People Who Sleep Late Are Actually Smarter And More Creative

by Lauren Martin

Is there any worse feeling than waking up late?

Whether it's your mom screaming for you to wake up or your iPhone buzzing with messages from work, there's no worse way to experience the light of day than with a swelling pit at the bottom of your stomach that drops at the moment of consciousness.

The worst part is, you can't justify your actions. You want to tell your mom why you’re so tired -- because you stayed up till 2 am reading the most fascinating book before teaching yourself how to illustrate using Adobe.

But you know she’ll stop you at 2 am. That’s all she’ll hear. She’ll scold you for staying up late, threaten to take away your computer and tell you to start going to bed earlier.

The same will happen with your boss. You can’t explain that you were late for the third time this month because you were researching the life of an earthworm. People don’t want to hear your “excuses." They want you to get your sh*t together.

And that’s pretty much how life’s been so far. Yet you keep staying up and keep sleeping in. No matter how bad you feel during the day or how many jobs you’ll lose, you’ll continue to bask under the moonlight. It’s not in your nature to turn off the light.

To you, there’s nothing to wake up for but so much to stay awake through. That’s when your ideas happen, your bursts of energy explode and your moments of peace come over you: when there are no distractions, no plans and no obstacles in your way but the expanding horizon of light.

That’s also why you’re smarter. According to research published in The Huffington Post, those who deviate from the normal sleep schedule are considered more intelligent. This finding is supported by research suggesting that those who create new evolutionary patterns (compared to those who stick with the normal patterns developed by our ancestors) are the most progressive.

It makes sense. After all, those who are the first to change (to seek out novelty) are always the most progressive and intelligent in a society. And according to researchers at the University of Madrid, after analyzing the sleeping patterns of 1,000 students, they found that those who went to bed later (and consequently woke up later) scored higher on inductive reasoning tests, a test normally associated with general intelligence.

They don’t deny the moments when they’re having a creative breakthrough.

ABC Science reported on a study conducted by the Catholic University of the Sacred Heart in Milan in which researchers asked 120 men and women of varying ages to fill out a questionnaire asking if they were of night or morning disposition.

Then, researchers asked participants to do a series of three tests designed to measure creative thinking. Researchers scored the completed activities on originality, elaboration, fluidity and flexibility factors. According to their findings, “evening types aced each test based on these criteria, while morning and intermediate type people struggled to get scores over 50.”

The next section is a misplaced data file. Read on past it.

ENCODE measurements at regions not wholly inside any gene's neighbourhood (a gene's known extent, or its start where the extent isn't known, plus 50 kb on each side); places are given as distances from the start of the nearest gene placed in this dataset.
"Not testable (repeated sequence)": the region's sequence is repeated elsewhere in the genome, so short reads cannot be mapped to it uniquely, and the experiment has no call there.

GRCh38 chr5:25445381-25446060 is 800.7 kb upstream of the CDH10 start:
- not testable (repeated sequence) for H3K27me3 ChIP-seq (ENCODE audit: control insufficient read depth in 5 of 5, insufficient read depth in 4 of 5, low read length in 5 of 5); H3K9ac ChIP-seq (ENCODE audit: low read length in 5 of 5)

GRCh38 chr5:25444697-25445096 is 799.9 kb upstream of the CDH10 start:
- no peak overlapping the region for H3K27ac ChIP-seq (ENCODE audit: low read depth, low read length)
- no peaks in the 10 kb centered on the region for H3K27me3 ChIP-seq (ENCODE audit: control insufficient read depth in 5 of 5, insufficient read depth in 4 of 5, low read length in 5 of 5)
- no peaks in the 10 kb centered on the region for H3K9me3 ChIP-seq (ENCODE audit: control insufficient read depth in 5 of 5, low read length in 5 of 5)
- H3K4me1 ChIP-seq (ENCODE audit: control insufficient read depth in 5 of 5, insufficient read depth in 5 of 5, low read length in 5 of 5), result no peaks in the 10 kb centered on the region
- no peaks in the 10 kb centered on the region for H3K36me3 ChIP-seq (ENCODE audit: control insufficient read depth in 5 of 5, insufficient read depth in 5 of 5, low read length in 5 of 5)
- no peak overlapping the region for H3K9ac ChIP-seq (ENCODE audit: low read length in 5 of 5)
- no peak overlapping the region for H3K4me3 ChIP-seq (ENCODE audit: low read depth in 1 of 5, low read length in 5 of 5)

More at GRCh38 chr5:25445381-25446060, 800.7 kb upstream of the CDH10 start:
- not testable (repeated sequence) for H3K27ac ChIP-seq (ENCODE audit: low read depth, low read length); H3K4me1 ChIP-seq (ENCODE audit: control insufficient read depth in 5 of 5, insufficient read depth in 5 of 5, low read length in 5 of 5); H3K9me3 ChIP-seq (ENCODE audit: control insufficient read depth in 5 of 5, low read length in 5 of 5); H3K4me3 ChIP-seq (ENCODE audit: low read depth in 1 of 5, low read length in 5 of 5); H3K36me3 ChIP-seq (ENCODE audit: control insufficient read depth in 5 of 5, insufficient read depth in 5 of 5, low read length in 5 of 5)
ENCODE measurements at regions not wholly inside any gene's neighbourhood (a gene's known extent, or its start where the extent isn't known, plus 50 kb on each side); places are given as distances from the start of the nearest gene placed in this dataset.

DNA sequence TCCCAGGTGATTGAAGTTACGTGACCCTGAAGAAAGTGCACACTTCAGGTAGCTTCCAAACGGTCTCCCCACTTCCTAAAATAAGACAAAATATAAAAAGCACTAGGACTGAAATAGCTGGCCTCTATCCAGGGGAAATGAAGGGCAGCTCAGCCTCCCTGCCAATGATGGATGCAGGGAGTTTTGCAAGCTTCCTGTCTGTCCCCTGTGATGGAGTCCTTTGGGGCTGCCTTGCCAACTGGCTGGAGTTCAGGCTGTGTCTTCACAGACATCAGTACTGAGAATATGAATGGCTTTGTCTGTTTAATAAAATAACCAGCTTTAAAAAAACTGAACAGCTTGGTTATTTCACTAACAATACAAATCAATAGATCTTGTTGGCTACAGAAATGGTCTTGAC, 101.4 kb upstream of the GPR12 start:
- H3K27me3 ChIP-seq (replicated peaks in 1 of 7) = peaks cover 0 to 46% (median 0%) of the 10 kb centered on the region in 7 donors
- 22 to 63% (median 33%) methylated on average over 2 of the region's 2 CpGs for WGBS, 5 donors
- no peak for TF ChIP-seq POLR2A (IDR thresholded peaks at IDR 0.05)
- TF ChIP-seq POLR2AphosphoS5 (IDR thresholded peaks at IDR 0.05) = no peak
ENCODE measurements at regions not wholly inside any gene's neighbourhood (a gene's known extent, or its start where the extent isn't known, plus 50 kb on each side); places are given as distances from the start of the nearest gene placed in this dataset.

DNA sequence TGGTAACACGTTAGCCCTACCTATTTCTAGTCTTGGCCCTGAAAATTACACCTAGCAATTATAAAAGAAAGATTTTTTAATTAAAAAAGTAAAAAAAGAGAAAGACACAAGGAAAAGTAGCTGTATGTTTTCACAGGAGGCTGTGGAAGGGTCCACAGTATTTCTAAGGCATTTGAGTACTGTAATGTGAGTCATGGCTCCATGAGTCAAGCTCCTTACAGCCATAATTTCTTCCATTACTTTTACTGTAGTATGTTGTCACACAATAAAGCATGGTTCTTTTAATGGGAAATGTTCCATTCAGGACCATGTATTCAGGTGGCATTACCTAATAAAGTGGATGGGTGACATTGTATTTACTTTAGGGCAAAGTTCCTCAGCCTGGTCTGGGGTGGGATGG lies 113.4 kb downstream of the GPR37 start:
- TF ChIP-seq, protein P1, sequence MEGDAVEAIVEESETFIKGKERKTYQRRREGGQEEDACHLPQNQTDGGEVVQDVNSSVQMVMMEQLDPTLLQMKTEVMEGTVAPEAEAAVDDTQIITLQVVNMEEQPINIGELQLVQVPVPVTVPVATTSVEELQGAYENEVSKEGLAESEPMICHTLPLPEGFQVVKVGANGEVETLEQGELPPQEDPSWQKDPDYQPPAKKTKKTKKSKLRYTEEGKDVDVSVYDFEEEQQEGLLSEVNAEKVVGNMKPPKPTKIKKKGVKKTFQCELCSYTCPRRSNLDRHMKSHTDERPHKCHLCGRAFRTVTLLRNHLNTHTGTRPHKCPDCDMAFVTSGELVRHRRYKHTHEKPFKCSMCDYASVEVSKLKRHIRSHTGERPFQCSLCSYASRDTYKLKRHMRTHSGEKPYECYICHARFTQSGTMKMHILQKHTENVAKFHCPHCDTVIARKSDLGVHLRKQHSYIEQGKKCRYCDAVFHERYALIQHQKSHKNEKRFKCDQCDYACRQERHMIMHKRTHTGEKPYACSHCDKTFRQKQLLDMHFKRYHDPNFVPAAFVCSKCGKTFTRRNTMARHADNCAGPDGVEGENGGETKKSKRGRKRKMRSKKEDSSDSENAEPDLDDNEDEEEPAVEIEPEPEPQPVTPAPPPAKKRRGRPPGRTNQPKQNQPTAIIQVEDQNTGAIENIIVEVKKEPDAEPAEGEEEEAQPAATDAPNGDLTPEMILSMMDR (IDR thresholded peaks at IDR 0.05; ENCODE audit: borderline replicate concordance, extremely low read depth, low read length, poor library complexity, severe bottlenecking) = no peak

Lead author of the study, Marina Giampietro, believes that this creativity is bred from the “development of a non-conventional spirit and of the ability to find alternative and original solutions.”

It’s all about what you’re doing with the time you have. Yes, early birds might be more productive, but late risers are more creative.

Early risers take advantage of those morning hours to do mundane activities like go to the gym, make coffee and get to work early, but it’s the late sleepers who really take advantage of the night -- the special time to create and invent something new.

They experience the parts of the day during which they’re awake for the better.

When you’re getting up at 6 am, you’re usually passing out by nine, which means you’re already tired by five. You may start your day with a burst of energy, but by mid-afternoon you’re already checked out.

Early risers are, in fact, screwing themselves over for the second part of the day.

Researchers at the University of Liege in Belgium examined 15 “extreme early risers” and 15 “extreme night owls.” They measured the participants’ brain activity after they first woke up and then once again 10.5 hours later.

Both the night owls and the early birds had the same level of productivity when they first woke up. Ten hours later, however, early birds had “lower activity in brain regions linked to attention and the circadian master clock, compared to night owls."

They’re actually ahead of everyone else…and less stressed.

It all depends on how you look at cycles. It may look like the late risers are missing out on the morning hours, but the early risers are actually missing out on an entire night.

The late risers are ahead of the cycle and experiencing chunks of time that early risers sleep through. But late risers are in better moods throughout the day.

According to the BBC, a team of researchers in Westminster analyzed the saliva of 42 volunteers with different sleep schedules eight times throughout the day for two days. After analyzing all the samples, they found that the people who woke up earlier had higher levels of cortisol, the body’s main stress hormone, than those who like to sleep in.

Consequently, the early risers reported muscle aches, cold symptoms and headaches. Researchers also found they were in worse moods.

Clow believes "early awakening was associated with greater powers of concentration, being busier and experiencing more hassles throughout the day as well as reporting more anger and less energy at the end of the day. On the other hand late wakers were more leisurely and less busy.”

Life is all about how you look at it, but it should really be about how (and when) we wake up with it. For all the flack and abuse late risers have been getting throughout the years, stick to your schedule, and don’t feel bad about another missed alarm.

At the end of the day (literally), you’re better off because of it.